Rabu, 13 November 2013

The Star Online: World Updates

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The Star Online: World Updates

Aquino under pressure over typhoon aid, U.S. carrier to arrive


TACLOBAN, Philippines (Reuters) - Philippine President Benigno Aquino was under growing pressure on Thursday to speed up the distribution of food, water and medicine to desperate survivors of a powerful typhoon and to get paralysed local governments functioning.

Widespread looting of rice stocks and other supplies broke out across hardest-hit Leyte province on Wednesday despite the deployment of solders to maintain law and order in the wake of one of the world's fiercest typhoons.

While international relief efforts have picked up, many petrol station owners whose businesses were spared have refused to reopen, leaving little fuel for trucks needed to move supplies and medical teams around the devastated areas nearly a week after Typhoon Haiyan struck.

"There are still bodies on the road," said Alfred Romualdez, mayor of the devastated Leyte capital of Tacloban. "It's scary. There is a request from a community to come and collect bodies, they say it's five or 10. When we get there it's 40."

The scarcity of trucks presented grim options. "The choice is to use the same truck either to distribute food or collect bodies," he added.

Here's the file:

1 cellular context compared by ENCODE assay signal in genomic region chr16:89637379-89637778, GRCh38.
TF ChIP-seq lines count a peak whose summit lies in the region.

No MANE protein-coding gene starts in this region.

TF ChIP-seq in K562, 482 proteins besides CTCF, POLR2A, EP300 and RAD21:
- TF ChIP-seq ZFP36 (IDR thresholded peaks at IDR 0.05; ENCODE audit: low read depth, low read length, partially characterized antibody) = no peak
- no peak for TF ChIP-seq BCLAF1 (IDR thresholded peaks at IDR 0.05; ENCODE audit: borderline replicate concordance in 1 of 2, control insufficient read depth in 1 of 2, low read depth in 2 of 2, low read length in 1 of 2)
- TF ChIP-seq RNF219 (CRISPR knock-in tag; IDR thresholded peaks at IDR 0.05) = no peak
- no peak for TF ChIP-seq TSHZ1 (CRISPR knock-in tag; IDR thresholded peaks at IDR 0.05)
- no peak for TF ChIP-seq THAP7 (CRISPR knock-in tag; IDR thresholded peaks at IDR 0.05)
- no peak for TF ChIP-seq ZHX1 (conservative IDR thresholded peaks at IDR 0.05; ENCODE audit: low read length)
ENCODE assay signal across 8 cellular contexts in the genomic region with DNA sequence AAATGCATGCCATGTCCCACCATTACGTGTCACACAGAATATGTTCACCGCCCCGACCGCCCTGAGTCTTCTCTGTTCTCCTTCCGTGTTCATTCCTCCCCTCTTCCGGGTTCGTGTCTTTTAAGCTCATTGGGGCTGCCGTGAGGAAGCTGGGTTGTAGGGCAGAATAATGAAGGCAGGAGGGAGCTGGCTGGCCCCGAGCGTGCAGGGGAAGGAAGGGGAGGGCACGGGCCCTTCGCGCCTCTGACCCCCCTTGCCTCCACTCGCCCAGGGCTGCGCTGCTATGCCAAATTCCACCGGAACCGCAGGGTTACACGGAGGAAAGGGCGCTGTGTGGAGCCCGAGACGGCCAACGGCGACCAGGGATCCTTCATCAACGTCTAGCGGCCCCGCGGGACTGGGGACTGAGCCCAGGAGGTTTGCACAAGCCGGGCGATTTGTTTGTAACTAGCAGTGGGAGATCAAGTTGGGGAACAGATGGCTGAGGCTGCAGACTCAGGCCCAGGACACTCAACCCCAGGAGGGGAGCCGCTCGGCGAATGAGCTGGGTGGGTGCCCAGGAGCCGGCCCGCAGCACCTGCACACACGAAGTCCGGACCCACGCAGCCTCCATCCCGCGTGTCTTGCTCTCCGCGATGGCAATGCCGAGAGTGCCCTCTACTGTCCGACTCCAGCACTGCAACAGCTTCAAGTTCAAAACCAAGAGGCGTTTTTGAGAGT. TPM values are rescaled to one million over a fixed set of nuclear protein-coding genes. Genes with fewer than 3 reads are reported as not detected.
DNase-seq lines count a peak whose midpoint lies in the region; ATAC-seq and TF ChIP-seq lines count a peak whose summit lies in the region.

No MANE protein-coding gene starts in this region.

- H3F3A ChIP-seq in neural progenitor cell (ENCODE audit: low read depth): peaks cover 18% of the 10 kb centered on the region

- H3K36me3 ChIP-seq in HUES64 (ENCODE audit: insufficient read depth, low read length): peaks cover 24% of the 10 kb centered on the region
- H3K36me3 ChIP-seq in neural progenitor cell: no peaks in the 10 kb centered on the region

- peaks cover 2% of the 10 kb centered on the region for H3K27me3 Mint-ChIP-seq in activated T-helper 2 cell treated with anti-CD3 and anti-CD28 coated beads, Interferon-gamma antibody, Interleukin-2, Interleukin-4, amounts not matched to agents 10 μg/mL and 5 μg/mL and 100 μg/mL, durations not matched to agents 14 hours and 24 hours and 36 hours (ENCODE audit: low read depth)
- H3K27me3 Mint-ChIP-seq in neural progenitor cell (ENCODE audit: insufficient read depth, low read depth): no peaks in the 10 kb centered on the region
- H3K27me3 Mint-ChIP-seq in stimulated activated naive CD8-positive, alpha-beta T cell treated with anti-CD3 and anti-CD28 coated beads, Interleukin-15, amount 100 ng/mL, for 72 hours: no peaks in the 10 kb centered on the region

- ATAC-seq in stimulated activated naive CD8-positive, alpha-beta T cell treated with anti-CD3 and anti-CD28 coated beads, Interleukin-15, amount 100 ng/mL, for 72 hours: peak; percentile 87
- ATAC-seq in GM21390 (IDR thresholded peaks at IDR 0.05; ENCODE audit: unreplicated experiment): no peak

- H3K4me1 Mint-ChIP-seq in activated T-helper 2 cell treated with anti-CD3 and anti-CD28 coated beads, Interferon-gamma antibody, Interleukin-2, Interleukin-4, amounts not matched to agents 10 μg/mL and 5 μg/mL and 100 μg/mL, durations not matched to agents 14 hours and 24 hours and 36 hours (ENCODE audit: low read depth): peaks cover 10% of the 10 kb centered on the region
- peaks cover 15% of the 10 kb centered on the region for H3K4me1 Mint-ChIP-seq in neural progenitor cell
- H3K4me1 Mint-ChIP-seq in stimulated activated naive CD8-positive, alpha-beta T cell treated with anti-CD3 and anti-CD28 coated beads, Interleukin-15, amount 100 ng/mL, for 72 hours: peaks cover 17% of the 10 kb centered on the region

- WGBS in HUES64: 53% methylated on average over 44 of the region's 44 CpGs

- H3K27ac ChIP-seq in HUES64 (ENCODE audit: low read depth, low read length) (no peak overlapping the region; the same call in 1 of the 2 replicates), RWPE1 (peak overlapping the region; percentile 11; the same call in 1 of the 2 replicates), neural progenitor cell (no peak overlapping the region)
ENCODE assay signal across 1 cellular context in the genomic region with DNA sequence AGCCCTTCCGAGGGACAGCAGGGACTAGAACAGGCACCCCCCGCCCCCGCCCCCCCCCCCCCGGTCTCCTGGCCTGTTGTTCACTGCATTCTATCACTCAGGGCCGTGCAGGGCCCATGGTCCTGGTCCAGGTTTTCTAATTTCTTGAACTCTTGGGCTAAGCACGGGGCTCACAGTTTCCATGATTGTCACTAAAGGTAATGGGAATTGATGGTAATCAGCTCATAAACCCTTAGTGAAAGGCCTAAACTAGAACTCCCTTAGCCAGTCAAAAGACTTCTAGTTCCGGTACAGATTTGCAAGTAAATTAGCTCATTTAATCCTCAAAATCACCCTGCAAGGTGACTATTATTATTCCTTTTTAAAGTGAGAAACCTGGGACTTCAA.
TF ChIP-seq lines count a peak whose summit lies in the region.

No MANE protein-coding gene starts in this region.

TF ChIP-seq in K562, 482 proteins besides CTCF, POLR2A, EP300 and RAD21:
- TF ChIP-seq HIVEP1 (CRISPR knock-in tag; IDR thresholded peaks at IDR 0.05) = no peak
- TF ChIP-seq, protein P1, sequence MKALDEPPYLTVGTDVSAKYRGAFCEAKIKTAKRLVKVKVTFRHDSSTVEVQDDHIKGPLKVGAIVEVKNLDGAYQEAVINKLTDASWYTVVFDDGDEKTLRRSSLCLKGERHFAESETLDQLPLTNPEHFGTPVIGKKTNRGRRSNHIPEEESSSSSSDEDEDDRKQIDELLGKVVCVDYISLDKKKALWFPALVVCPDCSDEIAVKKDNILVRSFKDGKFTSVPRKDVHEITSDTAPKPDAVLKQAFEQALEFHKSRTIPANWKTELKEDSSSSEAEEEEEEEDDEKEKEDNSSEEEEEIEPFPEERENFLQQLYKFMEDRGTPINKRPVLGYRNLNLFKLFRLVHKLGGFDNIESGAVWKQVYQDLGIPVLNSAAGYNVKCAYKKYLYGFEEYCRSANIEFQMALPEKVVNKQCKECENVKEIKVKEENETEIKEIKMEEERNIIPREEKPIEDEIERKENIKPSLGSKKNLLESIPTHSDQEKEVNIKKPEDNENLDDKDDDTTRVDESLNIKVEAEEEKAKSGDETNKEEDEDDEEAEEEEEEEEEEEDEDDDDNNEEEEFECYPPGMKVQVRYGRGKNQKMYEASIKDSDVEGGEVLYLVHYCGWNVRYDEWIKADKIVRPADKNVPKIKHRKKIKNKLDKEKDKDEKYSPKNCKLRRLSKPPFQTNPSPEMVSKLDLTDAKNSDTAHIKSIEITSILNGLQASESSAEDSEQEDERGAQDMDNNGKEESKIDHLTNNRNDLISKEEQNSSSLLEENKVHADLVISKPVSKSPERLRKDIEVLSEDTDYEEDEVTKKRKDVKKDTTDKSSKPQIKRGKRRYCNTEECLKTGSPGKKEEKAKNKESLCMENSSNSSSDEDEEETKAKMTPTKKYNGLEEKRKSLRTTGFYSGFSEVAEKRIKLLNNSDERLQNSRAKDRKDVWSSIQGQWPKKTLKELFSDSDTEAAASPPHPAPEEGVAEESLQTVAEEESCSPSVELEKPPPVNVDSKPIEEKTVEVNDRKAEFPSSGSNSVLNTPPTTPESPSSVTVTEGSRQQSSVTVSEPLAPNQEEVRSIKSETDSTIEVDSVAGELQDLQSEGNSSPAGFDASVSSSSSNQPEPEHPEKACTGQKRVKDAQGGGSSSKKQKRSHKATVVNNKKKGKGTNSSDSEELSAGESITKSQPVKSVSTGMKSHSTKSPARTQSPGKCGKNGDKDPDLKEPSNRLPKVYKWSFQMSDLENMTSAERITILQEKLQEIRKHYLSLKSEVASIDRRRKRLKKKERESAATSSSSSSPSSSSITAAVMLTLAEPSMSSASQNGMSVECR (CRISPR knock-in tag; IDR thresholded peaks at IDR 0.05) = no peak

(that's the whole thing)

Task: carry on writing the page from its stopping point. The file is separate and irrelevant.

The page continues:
About 300 bodies will be buried in a mass grave on Thursday and a larger grave will be dug for a 1,000, Tacloban city administrator Tecson John Lim told Reuters.

The city government remains decimated, with just 70 workers compared to 2,500 normally, he added. Many were killed, injured, lost family or were simply too overcome with grief to work.

The USS George Washington aircraft carrier was due to arrive in the Philippines on Thursday evening, with 5,000 sailors and more than 80 aircraft. Japan was also planning to send up to 1,000 troops as well as naval vessels and aircraft, in what could be Tokyo's biggest postwar military deployment.


Aquino has been on the defensive over his government's preparations ahead of the storm given repeated warnings of its projected strength and now the pace of relief efforts.

He has said the death toll might have been higher had it not been for the evacuation of people and the readying of relief supplies.

The Philippines formally asked Washington for help on Saturday, one day after the storm slammed into cities and towns in the central Philippines, the U.S. State Department said.

Aquino has also stoked debate over the extent of the casualties, citing a much lower death toll than the 10,000 estimated by local authorities. Official confirmed deaths stood at 2,357 on Thursday, a figure aid workers expect to rise.